In Iraq and Afghanistan, improvised explosive devices (IEDs, or roadside bombs) have caused more than half of all of the deaths of American and coalition soldiers plus untold numbers of civilians. Several hundred other IED attacks occur every month elsewhere in the world. The United States alone has been spending more than two billion dollars a year trying to counter IEDs, using heavier armor, spy aircraft, ground robots, and a variety of electronic devices to discover and disable them. Yet there have only been two consistently reliable approaches to finding roadside bombs, neither of which is sophisticated. The first is getting information from locals about where the IEDs are planted. The second is relying on soldiers who spot the devices from moving vehicles.
It turns out that a small number of combat veterans have an uncanny knack for detecting these bombs. Some of the signs of an IED require nothing more than close observation. A normally busy street is deserted. A pile of debris appears along a road that was recently cleared. Vehicles are left in unusual places for no apparent reason. At times, however, a “bomb-sniffing” soldier simply has a “feeling”—like our currency trader—that something has changed. Once a bomb is discovered it is possible to speculate on what small clue the observer might have spotted, but at the crucial moment, it is usually only a single soldier—often the same one—who is able to detect something that’s amiss. Why?
One clue may come from experiments involving pigeons.
Of Pigeons, Paintings, and Photos
Birds as a whole, and pigeons in particular, have great perceptual skills. Pigeons can distinguish differences in geometric shapes, colors, and patterns, and between classes of items such as cats, chairs, cars, and flowers. They can recognize themselves in mirrors, as only a few other species can. In one study, pigeons learned to discriminate between paintings by Picasso and Monet. After training, the birds were able to identify the painters’ work, correctly categorizing paintings that they had never seen before. Eventually, they even learned to pick out paintings that were either cubist (Picasso’s style) or impressionist (Monet’s). Their success was identical to that of college students who were given the same amount of instruction. Not bad for bird brains.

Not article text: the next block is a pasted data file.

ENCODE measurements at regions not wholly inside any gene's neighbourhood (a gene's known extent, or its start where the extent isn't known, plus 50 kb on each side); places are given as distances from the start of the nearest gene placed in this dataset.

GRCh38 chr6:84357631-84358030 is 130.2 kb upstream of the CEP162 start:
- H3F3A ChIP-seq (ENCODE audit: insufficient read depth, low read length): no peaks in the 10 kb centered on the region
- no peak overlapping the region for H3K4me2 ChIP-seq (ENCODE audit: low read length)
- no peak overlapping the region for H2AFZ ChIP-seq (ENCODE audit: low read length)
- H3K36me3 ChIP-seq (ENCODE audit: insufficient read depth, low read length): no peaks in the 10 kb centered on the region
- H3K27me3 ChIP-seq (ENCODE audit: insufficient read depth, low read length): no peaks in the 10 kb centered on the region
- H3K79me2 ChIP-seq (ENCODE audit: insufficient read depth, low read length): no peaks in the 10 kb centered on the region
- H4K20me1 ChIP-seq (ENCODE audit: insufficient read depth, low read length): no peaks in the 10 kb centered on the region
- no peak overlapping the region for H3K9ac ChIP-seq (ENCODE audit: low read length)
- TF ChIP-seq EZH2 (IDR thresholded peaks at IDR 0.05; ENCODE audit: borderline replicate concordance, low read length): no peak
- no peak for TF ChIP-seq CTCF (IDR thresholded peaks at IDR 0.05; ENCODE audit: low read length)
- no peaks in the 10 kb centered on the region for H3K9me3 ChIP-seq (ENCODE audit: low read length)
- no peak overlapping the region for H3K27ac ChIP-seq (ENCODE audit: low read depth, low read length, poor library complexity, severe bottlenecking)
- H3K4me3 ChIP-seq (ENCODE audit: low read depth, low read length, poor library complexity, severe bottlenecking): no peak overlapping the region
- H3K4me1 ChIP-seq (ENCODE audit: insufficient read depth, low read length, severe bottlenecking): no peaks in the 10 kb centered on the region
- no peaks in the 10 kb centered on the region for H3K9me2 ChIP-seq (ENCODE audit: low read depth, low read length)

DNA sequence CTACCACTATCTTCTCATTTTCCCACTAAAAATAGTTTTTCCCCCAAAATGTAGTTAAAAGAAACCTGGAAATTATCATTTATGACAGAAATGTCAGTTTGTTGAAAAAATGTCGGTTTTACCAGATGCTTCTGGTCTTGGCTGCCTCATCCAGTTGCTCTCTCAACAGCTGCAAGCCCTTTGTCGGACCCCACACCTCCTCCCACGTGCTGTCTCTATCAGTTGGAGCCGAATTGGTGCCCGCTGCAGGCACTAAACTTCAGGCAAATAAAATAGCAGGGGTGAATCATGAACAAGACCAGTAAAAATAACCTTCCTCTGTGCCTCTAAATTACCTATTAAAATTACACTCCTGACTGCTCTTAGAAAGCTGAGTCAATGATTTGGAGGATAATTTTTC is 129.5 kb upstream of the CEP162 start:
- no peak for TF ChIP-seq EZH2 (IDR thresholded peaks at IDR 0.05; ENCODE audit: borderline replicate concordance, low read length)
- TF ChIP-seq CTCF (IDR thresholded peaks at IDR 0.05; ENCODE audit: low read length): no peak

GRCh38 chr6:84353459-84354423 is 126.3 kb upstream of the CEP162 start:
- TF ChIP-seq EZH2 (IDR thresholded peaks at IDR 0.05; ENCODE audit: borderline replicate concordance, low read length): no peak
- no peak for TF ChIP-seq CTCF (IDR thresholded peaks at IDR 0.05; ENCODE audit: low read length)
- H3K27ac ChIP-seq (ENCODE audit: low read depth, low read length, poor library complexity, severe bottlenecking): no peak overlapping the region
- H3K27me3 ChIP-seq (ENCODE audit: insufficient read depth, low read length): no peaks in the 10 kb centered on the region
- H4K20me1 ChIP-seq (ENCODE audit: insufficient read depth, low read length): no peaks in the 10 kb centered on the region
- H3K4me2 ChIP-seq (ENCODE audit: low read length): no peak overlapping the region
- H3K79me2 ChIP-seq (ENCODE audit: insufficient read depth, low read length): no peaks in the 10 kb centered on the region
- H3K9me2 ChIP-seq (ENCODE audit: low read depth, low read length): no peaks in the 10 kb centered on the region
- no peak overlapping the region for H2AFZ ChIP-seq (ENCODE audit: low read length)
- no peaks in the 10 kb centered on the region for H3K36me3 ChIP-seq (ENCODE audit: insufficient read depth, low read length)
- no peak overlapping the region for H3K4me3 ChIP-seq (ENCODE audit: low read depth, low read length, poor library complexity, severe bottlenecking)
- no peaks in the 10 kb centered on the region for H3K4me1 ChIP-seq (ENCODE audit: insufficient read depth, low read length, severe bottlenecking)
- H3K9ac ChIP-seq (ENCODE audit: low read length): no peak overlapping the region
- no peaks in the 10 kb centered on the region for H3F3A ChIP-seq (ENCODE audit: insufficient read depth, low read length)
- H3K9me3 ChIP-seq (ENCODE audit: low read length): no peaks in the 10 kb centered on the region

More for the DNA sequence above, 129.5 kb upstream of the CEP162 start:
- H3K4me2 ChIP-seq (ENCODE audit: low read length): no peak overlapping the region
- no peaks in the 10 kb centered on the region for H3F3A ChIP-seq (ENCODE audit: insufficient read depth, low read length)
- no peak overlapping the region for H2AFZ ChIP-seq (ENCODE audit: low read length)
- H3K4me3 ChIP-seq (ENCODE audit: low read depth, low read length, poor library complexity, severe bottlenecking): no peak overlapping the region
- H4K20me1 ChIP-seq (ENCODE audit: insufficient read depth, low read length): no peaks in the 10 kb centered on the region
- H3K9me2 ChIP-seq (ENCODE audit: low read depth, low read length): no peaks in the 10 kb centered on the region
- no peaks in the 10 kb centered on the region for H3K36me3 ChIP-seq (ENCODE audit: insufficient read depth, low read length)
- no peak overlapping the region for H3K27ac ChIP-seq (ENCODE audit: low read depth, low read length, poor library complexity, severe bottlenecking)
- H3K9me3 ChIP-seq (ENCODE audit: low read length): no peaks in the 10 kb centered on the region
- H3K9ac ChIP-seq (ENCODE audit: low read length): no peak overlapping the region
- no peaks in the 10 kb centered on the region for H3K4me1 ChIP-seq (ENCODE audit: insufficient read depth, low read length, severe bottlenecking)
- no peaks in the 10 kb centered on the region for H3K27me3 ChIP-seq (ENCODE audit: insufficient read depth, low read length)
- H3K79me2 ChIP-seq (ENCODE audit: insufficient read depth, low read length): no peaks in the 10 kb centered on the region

Humans have recognized the military value of these birds for some time. First employed as battlefield messengers, pigeons were used for aerial surveillance in World War I. (These efforts proved problematic because the heavy cameras strapped to the birds often forced them to walk home.) Aided by an extra set of color-sensing cones in their retinas (which mammals lack), pigeons have keen eyesight, and it was this ability that first turned them into intelligence operatives.
Even in an age of high-tech wizardry and high-resolution imaging, one of the most difficult intelligence challenges is identifying military equipment or personnel in photographs. Targets of interest are often hidden. Among dozens or hundreds of photographs covering many square miles of territory, where does an analyst begin to look? Knowing that pigeons had been trained to distinguish “tree” from “not tree,” some intelligence agents decided to go one step further and determine whether pigeons could differentiate between “natural” and “manmade.”
The birds were shown two sets of photographs, one containing one class of objects, and the other containing a different class of objects. There were all natural objects in one set of photos and manmade objects interspersed with natural objects in the other set. Simply put: natural versus manmade. If the photo was natural and the birds pecked on the left lever, they received a reward of food. If the photo included manmade objects and the birds pecked on the right lever, they received a reward of food. Any other choice left them without a treat.